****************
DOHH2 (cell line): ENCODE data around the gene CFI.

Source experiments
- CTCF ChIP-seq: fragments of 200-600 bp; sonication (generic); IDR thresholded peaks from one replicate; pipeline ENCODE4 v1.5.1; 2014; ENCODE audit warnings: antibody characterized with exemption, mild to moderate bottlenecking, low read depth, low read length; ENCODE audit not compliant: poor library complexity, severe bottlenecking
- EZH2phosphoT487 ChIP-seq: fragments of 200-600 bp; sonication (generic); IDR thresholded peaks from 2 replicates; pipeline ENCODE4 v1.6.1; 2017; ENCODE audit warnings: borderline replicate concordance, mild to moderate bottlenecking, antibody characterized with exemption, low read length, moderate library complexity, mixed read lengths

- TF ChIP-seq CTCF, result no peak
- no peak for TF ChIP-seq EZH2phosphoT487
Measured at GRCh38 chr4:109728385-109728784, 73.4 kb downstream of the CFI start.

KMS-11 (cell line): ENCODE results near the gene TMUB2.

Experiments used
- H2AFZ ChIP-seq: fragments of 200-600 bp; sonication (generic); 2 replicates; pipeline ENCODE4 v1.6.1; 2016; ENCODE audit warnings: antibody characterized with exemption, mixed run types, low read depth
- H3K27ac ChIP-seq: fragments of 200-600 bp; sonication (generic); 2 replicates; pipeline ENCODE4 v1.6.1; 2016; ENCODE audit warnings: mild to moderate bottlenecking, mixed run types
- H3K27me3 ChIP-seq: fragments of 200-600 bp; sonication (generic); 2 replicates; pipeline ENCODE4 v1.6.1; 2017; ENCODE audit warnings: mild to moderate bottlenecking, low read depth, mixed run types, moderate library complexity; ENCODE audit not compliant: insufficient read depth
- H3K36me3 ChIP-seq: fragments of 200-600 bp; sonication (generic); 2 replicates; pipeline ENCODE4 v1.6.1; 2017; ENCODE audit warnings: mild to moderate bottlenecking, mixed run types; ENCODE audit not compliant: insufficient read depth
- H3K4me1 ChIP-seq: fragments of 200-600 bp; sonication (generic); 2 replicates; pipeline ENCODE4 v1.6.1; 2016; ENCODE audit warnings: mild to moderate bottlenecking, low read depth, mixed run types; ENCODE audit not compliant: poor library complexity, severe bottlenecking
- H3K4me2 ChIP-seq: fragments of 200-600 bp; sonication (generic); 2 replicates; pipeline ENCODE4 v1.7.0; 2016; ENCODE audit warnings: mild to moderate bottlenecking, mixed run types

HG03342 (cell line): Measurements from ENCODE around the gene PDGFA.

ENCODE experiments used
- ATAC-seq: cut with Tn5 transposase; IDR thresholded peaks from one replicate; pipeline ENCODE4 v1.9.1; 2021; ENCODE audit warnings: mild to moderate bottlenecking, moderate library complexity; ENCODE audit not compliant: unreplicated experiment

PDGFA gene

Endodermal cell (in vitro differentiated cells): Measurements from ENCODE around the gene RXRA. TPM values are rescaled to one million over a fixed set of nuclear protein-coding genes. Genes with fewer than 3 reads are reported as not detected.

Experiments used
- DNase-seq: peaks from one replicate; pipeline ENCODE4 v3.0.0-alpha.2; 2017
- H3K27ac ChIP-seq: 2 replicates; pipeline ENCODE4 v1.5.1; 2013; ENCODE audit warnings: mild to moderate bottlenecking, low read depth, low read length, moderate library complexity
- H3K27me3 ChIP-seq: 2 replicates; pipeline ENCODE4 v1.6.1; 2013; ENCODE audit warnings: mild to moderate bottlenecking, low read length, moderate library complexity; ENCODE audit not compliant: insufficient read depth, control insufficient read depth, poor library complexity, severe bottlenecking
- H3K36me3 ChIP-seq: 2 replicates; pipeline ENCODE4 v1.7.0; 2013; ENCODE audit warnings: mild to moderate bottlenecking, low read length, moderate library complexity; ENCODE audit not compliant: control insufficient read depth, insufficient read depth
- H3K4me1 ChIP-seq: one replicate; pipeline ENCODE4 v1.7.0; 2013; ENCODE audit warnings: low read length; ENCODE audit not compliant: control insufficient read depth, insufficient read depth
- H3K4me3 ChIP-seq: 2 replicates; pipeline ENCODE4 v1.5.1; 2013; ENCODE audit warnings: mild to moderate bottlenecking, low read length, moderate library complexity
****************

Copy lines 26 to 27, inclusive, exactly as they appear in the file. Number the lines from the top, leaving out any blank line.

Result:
- H3K4me1 ChIP-seq: one replicate; pipeline ENCODE4 v1.7.0; 2013; ENCODE audit warnings: low read length; ENCODE audit not compliant: control insufficient read depth, insufficient read depth
- H3K4me3 ChIP-seq: 2 replicates; pipeline ENCODE4 v1.5.1; 2013; ENCODE audit warnings: mild to moderate bottlenecking, low read length, moderate library complexity